Symbolism is widely implemented in the story to illustrate the protagonist’s identity crisis. African names are extremely meaningful, with each of them having a particular significance in society. Chike’s full name, John Chike Obiajulu, despite containing two African names, still begins with an English one, further separating him from his peers and reminding them that he is different (Achebe 27). Moreover, the name John is of great religious significance and is highly symbolic.
Saint John is one of the twelve apostles of Jesus Christ and is one of the most recognized figures in Christianity (Cecilia 6). Thus, by giving their son the name John, Amos and Sarah symbolically make him the disciple of Jesus Christ and announce his belonging to Christianity. Meanwhile, the name Obiajulu is the name of the Igbo people, meaning “the mind, at last, is at rest” (Cecilia 6). It can be argued that the names John and Obiajulu are representative of two different cultures and show that the boy belongs to two contrasting worlds: one of the Igbo community and one of baptized Africans.
The culture clash and the identity crisis of the protagonist finally come to an end when he begins attending school. Chike is sent to the “religious class,” where local children spent time learning more about Christianity and signing Christian hymns along with English nursery rhymes and learning catechism (Achebe 31). According to Cecilia (7), the catechism is the practice of teaching “Christian doctrine and morals to the people who are baptized.” Thus, the school can be viewed as the extension of the teaching Chike received at home. His primary education is indoctrination into Christianity. However, the boy is described as enjoying school and learning more about the English language (Achebe 31).
It can be asserted that school is the first time Chike experienced belonging to a community, as other children at school are engaged in the same learning. Before the religious class, the boy was an outcast in his village, but he found a community with other baptized children within the school. Achieve (32) finishes the story with the poignant phrase, “and he was happy.” In school and education, Chike found belonging he lacked all his life.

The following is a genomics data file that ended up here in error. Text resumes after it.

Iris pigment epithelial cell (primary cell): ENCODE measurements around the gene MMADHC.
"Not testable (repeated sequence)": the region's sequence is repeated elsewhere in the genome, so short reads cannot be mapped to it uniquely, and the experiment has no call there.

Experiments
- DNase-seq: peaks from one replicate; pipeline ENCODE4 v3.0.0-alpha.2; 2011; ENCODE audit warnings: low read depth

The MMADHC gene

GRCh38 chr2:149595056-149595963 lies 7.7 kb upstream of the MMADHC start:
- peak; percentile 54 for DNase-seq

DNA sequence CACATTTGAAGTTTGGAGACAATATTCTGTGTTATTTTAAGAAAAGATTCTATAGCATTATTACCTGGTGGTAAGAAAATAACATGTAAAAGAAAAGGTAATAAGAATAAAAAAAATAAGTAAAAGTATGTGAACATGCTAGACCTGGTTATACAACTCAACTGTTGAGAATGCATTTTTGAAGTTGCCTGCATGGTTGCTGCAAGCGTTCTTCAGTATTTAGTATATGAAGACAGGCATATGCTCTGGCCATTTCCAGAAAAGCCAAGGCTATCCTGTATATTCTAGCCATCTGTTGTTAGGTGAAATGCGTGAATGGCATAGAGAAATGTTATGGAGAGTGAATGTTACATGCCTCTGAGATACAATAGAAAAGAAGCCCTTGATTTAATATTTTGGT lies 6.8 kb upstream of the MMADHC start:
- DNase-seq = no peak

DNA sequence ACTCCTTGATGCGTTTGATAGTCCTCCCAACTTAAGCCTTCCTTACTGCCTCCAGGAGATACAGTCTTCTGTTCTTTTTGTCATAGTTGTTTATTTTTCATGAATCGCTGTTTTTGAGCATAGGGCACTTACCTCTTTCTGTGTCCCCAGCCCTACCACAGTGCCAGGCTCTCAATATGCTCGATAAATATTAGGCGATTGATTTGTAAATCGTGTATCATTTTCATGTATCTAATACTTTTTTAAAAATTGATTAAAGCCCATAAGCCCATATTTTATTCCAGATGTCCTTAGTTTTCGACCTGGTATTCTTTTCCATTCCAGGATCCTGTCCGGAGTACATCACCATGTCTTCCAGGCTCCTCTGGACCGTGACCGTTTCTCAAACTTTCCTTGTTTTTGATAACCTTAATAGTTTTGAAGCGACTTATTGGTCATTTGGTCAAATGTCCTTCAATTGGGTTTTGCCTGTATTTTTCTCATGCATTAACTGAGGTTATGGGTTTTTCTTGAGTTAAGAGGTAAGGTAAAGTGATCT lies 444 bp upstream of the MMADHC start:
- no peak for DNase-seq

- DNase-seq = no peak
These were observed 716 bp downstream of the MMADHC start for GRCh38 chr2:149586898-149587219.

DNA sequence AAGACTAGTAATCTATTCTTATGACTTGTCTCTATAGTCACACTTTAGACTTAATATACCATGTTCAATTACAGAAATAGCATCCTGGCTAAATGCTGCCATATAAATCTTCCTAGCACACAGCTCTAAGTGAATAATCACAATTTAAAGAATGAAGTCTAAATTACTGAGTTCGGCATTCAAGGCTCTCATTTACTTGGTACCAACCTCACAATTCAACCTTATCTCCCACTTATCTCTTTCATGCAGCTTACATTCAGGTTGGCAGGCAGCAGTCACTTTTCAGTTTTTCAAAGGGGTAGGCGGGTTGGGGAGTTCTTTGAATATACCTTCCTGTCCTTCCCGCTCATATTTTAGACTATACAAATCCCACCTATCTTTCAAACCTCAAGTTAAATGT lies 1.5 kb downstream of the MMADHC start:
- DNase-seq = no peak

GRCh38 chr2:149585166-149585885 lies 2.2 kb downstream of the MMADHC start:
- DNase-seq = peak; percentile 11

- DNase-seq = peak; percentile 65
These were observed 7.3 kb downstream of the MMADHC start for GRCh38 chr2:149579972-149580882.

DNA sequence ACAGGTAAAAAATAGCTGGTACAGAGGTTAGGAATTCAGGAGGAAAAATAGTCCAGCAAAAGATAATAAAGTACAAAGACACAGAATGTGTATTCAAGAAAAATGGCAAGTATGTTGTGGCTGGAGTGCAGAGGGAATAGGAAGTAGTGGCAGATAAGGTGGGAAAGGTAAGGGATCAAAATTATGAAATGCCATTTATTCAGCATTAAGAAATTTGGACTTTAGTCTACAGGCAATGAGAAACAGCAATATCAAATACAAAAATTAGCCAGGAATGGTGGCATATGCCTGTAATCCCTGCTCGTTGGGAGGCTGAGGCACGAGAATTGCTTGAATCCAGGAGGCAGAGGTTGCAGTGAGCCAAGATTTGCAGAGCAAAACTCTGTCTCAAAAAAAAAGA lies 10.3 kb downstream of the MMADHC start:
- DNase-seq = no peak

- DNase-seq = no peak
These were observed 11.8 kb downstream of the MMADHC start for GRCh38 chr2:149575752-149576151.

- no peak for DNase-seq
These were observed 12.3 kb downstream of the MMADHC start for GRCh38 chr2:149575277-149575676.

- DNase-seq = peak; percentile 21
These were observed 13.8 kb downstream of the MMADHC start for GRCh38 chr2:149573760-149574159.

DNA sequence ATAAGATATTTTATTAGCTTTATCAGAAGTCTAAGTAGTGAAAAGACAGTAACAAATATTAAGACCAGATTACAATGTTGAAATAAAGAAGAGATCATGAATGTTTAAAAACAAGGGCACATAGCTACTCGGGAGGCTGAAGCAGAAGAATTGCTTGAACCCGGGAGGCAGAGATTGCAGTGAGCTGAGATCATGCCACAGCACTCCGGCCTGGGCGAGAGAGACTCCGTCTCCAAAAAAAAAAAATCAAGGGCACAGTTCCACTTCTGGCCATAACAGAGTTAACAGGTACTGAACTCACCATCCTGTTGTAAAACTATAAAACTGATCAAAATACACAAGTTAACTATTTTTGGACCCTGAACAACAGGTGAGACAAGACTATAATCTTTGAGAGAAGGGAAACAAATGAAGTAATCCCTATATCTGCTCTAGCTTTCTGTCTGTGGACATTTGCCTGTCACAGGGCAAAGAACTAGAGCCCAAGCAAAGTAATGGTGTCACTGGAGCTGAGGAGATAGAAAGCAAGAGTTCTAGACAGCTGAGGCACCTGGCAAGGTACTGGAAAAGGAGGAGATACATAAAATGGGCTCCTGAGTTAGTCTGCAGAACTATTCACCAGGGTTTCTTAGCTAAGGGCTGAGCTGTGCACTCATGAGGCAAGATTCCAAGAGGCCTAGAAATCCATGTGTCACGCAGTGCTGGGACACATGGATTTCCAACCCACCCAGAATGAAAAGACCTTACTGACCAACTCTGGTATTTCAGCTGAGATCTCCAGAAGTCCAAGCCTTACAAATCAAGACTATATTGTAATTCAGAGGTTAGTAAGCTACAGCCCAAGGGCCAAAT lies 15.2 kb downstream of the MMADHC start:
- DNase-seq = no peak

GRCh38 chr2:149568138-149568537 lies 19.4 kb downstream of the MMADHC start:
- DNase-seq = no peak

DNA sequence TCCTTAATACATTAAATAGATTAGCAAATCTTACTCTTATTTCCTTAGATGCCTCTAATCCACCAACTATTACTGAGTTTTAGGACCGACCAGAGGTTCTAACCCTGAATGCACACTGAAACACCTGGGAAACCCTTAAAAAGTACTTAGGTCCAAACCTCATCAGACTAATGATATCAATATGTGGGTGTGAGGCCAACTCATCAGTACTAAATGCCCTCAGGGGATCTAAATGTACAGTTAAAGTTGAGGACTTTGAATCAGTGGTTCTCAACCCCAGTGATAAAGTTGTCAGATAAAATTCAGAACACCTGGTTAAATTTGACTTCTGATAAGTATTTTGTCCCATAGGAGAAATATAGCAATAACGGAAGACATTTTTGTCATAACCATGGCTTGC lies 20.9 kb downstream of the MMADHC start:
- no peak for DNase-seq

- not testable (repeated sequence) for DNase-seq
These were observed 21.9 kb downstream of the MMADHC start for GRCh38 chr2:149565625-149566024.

In summary, the short story Chike’s School Days written by the Nigerian author Chinua Achebe is a tale of alienation and belonging. Chike and his family are effectively foreigners in their hometown because they subscribe to Christianity and raise their children differently. However, religion can be viewed as a backdrop for a more resounding theme of isolation and the need for belonging to a community that shares similar customs and traditions.
Before he begins school, Chike is an outcast in his village but remains strong as he has the support of his family. However, once Chike attends school, he finds the feeling of belonging he lacked before, and he is finally happy. The story is an eye-opening piece of work that shows that one’s ties to the community can be severed by choice of religion, but social belonging can always be achieved again.
Achebe, Chinua. Girls at War: And Other Stories. Penguin, 1973.
Cecilia, Fetnani. “Chike’s School Days” and “Dead Men’s Path” by Chinua Achebe: A Phenotextualization of Religionwise Culture Shock and Achebe’s Early Schooling.” 2020, pp. 1-27.